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Professor completes Appalachian Trail

Mitch Zimmer, Assistant Professor of Business at Penn State Berks, realized his lifelong dream on July 28, 2010, when he completed hiking the Appalachian Trail, an endeavor that can be traced back to 1966.

Zimmer recalls that his first real backpacking trip was when he was a member of a New Jersey Boy Scout Troop in October 1966. The troop camped on the Appalachian Trail at Sunfish Pond, near Midland Park, New Jersey. He found it fascinating that he could continue south to Georgia or north to Maine and decided that one day he would hike the entire trail.

After graduating from college, Zimmer became an adviser to Boy Scout Explorer Post 61, and later scoutmaster with Troop 61 in New Jersey. For many years, he led explorer posts and scout troops on two- or three-day trips on the Appalachian Trail to New Jersey, all the while planning to "through hike" when he retired. His goal was to complete the trail by the time he turned 61; he exceeded that goal, by completing the trail before that age.

Zimmer's positions as adviser to Explorer Post 61 and scoutmaster of Troop 61, as well as his goal of completing the trail by age 61, earned him the trail name of "Explorer 61." He explains that hikers use names that describe an experience they had on the trail.

He states that he got serious about his goal in 1996 when he told the scout groups that he would do more of the planning, but would no longer repeat a trip. He also added one-week summer trips to their weekend outings and led the post on a five-day, 50-mile trip that covered all of the trail in Maryland, as well as areas to the north and south, allowing them to hike in four states during that excursion.

About ten years ago, Zimmer left the scouts, freeing up more time to increase his trail mileage.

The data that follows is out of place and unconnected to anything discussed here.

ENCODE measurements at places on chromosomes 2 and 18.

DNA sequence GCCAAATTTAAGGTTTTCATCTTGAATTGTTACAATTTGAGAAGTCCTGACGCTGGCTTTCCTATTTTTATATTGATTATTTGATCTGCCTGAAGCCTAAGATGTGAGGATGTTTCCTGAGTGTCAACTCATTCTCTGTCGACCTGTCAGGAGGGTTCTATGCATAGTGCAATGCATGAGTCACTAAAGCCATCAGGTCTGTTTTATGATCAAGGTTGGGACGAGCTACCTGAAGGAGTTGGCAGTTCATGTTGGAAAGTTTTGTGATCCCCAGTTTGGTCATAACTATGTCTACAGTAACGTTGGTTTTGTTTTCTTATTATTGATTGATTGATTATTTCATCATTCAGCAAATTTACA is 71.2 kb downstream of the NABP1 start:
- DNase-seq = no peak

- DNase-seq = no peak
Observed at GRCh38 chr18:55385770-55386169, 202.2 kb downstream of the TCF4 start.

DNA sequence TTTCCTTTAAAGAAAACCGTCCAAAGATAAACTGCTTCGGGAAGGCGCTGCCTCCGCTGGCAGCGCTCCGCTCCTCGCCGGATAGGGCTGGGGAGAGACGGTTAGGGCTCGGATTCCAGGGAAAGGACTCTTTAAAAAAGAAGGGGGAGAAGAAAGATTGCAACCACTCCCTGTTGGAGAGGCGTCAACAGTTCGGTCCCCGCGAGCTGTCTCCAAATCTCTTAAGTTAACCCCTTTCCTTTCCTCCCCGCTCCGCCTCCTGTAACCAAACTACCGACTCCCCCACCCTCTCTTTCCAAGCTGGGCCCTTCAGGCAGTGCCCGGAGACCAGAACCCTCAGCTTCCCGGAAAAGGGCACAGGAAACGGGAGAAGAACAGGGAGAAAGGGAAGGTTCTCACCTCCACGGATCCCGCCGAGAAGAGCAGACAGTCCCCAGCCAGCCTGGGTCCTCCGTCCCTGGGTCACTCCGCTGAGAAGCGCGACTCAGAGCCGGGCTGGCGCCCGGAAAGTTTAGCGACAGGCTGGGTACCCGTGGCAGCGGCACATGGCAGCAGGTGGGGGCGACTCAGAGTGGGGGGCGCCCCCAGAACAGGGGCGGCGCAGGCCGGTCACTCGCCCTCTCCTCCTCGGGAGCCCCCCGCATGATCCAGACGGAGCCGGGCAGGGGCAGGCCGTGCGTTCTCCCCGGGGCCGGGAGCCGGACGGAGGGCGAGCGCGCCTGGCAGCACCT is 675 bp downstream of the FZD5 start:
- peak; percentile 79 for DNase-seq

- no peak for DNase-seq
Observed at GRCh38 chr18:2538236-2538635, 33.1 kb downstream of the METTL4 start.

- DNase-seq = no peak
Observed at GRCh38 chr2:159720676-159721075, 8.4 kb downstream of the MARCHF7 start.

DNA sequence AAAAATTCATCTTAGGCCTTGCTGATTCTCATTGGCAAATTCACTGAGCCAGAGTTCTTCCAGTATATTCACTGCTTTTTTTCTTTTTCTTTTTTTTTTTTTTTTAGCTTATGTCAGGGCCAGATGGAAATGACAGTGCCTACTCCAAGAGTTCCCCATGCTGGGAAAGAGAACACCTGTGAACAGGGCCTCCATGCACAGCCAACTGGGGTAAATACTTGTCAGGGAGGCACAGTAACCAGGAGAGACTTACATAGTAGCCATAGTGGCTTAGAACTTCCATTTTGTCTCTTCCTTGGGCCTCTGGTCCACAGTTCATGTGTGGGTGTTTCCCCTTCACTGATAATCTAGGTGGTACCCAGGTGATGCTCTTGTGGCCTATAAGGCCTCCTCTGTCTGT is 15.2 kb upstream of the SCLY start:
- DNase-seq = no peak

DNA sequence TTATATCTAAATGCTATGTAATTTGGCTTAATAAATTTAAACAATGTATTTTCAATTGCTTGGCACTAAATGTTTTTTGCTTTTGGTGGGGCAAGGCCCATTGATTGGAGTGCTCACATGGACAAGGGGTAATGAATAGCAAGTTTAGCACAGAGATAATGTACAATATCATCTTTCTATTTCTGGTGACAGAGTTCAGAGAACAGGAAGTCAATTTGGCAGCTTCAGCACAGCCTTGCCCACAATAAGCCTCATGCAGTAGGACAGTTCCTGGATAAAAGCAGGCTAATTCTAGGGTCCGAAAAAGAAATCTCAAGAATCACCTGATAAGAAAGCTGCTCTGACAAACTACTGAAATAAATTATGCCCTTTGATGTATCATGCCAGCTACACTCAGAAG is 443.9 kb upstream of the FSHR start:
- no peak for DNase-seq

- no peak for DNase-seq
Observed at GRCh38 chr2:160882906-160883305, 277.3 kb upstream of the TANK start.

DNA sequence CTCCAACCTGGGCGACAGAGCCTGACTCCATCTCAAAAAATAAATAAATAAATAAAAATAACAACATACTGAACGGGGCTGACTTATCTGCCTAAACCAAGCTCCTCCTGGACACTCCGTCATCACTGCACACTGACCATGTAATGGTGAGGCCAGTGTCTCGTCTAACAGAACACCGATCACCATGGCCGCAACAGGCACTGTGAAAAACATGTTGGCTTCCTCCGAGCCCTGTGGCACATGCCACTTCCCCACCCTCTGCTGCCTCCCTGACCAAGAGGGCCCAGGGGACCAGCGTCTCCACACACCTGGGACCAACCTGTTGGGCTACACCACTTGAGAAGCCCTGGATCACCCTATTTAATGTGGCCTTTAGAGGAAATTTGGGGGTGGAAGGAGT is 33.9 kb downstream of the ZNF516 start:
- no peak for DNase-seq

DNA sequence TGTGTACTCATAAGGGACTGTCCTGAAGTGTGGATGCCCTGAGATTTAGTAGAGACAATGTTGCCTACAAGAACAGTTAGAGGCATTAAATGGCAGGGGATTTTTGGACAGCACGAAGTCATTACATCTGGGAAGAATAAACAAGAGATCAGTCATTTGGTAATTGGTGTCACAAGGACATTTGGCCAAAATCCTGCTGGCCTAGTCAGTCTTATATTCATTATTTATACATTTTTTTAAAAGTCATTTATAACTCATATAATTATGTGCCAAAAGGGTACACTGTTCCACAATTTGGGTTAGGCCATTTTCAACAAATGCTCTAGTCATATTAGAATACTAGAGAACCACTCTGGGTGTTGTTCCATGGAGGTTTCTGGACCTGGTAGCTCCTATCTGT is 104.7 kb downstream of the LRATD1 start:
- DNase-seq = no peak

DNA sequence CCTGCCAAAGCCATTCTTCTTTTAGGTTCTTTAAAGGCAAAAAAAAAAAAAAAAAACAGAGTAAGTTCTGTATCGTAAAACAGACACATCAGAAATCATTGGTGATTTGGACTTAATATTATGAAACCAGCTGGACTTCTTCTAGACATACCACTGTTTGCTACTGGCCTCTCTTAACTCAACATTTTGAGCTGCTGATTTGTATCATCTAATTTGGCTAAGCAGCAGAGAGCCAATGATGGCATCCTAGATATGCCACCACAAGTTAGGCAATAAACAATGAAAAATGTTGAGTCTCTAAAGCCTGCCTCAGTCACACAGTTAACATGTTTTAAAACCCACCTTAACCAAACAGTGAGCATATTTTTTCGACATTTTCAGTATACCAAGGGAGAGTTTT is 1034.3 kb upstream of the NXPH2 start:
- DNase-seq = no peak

With the support of his family who took their vacations with him, Zimmer would backpack or day hike while they visited museums, battlefields, and caves, or participated in activities like rafting or kayaking. Sometimes they hiked with him. By his last year on the trail, his adult children no longer participated, but his wife continued. In addition to shuttling him, she often took hikers to town or provided snacks, earning her the name "Trail Angel."

According to Zimmer, he walked for 11 days this year and 10 of them were the easiest days of all, with the exception of climbing Katahdin, the highest mountain in Maine. Going up Katahdin, he said he "thought the wind would blow us off the mountain."

This year, Zimmer was joined by a Penn State Berks colleague, Terry Speicher, Assistant Professor of Engineering. He also met a Berks student, known as Red Tail, on the trail in Maine. On the second day out, it had just started raining, and Zimmer and Speicher decided to take shelter. In early afternoon, Red Tail and another hiker approached the shelter, and after a brief conversation, they discovered that Red Tail had been a student in Speicher's class

Zimmer thanks his family, all the great people he met on the trail, and the volunteer maintainers who made his dream possible, and summarizes, "It's been a fun run."
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